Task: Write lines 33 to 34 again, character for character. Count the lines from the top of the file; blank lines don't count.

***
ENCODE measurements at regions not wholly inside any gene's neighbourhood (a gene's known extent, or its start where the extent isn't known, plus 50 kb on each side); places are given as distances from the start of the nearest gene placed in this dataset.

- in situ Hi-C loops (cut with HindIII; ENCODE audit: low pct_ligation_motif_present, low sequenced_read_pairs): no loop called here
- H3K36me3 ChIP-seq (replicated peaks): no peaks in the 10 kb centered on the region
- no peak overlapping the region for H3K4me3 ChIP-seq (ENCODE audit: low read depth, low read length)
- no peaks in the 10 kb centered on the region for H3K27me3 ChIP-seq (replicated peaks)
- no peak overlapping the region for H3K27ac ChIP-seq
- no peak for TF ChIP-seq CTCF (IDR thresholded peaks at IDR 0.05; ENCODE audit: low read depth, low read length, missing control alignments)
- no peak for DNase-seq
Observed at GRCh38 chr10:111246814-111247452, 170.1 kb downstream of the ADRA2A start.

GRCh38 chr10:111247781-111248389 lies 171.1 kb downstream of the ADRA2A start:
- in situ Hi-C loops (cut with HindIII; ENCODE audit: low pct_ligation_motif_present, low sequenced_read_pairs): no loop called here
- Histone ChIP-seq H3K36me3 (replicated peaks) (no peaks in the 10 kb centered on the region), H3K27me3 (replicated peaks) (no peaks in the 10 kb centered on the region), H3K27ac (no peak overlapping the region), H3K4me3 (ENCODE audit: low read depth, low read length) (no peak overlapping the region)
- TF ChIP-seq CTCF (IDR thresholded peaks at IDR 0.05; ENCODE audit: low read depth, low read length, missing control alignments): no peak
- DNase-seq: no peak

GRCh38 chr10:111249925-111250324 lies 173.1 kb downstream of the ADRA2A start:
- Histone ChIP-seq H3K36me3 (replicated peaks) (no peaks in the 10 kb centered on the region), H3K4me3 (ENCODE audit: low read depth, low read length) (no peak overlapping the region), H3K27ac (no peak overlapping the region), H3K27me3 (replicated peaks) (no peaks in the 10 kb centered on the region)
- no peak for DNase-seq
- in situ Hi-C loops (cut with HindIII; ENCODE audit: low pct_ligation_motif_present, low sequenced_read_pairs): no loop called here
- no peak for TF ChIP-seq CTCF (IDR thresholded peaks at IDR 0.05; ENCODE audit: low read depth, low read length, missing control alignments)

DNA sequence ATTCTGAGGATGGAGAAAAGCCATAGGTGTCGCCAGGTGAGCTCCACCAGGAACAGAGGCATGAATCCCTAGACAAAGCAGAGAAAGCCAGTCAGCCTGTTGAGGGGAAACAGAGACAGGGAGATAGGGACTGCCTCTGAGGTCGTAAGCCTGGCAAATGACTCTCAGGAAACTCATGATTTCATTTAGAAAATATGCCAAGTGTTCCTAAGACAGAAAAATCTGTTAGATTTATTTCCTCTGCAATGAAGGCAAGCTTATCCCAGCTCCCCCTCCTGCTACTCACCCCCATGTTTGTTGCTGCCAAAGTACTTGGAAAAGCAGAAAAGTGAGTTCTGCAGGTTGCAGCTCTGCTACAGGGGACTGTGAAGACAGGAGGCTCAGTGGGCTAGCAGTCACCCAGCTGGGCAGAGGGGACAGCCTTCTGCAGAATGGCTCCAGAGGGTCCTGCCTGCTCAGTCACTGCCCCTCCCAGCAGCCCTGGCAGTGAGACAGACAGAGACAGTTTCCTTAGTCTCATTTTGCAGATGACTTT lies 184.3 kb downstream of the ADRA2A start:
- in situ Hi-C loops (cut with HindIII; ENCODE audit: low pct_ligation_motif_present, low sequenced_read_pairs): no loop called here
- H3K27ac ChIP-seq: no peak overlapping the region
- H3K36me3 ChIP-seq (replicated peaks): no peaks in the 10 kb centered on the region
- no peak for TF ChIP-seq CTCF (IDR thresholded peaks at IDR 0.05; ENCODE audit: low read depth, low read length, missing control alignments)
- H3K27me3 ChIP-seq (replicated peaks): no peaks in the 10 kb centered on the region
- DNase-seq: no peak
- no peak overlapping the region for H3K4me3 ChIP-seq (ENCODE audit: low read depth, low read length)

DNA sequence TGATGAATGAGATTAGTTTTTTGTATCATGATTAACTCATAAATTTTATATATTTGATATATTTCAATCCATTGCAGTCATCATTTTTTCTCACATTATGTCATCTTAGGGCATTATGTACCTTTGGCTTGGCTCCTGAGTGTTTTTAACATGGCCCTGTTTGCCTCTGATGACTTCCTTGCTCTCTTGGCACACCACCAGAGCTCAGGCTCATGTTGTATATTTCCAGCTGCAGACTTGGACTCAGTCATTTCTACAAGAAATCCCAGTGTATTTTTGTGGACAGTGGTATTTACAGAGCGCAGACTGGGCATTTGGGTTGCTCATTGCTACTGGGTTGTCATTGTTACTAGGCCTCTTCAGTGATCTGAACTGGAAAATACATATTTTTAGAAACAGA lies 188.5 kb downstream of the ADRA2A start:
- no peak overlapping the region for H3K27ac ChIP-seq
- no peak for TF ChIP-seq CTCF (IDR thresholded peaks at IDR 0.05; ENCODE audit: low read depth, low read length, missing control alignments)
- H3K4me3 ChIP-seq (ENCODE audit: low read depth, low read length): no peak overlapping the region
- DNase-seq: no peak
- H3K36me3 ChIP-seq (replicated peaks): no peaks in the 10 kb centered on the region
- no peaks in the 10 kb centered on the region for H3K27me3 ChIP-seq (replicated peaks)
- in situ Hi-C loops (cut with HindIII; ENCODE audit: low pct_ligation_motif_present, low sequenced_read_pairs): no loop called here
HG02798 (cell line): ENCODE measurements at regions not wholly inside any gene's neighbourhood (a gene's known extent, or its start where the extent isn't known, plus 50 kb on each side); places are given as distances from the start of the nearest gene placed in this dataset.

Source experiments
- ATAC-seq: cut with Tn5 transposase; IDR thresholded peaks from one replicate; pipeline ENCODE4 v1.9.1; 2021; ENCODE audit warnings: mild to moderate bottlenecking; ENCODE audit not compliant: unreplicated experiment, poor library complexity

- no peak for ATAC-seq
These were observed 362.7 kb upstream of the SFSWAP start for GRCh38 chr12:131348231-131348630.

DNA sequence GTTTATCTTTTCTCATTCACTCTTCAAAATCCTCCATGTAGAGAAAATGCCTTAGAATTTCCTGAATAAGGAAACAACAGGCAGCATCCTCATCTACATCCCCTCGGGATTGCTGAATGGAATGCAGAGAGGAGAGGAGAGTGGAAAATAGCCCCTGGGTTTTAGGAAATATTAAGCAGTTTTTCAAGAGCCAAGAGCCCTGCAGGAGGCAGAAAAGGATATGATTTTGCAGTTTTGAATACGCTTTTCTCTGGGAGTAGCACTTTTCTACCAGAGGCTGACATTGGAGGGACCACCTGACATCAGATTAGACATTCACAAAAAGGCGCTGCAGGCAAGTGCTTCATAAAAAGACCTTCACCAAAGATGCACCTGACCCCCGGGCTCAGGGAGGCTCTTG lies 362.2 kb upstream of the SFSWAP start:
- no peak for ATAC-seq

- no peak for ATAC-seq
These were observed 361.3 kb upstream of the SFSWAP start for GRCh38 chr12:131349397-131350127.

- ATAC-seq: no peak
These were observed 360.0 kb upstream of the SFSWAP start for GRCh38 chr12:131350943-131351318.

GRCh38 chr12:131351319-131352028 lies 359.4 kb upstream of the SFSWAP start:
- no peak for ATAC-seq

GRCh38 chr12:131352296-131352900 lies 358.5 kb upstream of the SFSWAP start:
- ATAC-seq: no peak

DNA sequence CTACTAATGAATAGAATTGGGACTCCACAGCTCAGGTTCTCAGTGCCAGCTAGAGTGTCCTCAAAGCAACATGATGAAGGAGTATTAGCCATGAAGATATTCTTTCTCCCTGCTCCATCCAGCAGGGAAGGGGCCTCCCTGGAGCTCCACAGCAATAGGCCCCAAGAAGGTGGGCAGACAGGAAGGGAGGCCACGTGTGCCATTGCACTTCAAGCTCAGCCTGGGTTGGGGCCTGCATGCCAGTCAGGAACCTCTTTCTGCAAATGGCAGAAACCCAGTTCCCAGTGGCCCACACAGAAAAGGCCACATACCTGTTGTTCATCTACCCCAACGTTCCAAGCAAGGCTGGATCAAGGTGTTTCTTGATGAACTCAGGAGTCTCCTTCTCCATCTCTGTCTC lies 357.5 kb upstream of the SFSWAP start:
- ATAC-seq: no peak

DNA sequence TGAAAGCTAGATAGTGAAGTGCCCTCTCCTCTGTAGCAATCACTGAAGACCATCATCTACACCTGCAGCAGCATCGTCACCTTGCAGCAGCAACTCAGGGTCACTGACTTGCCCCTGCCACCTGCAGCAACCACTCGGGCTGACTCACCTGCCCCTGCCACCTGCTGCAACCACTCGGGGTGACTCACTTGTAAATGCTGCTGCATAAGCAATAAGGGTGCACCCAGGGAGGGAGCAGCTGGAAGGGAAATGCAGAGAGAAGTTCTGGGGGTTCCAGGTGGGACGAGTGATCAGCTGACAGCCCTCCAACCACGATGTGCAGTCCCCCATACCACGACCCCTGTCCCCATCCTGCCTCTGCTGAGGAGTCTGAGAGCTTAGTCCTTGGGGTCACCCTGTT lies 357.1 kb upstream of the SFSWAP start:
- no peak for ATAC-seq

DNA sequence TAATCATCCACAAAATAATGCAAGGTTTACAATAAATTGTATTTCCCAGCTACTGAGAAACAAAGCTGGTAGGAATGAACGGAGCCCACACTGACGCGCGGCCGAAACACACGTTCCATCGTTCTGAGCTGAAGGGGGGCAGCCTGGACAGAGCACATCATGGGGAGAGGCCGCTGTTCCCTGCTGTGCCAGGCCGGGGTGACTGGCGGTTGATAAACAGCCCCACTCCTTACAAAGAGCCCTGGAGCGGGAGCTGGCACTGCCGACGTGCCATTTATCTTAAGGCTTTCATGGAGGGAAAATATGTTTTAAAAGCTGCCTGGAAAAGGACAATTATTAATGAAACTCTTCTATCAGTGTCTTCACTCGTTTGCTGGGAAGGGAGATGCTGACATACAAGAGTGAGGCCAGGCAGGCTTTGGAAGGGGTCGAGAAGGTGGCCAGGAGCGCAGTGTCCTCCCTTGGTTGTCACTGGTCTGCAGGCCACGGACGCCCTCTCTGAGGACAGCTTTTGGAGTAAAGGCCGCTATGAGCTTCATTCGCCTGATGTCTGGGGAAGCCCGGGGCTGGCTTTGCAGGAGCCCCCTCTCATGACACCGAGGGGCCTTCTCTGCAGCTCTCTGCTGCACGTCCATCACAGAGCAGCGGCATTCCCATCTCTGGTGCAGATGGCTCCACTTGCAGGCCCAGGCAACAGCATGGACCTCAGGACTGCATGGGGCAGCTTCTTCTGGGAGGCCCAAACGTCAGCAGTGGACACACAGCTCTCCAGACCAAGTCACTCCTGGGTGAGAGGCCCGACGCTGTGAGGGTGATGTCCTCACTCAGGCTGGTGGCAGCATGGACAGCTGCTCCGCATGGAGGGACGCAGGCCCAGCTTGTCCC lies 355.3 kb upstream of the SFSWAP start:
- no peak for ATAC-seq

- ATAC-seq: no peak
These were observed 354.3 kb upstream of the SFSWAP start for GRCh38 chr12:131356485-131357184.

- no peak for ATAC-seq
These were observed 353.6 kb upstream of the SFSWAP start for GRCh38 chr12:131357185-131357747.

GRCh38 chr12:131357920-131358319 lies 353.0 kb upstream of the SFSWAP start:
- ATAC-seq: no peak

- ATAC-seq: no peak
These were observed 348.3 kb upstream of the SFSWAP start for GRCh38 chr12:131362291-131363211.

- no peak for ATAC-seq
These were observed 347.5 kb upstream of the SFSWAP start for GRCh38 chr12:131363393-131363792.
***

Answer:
- H3K36me3 ChIP-seq (replicated peaks): no peaks in the 10 kb centered on the region
- no peaks in the 10 kb centered on the region for H3K27me3 ChIP-seq (replicated peaks)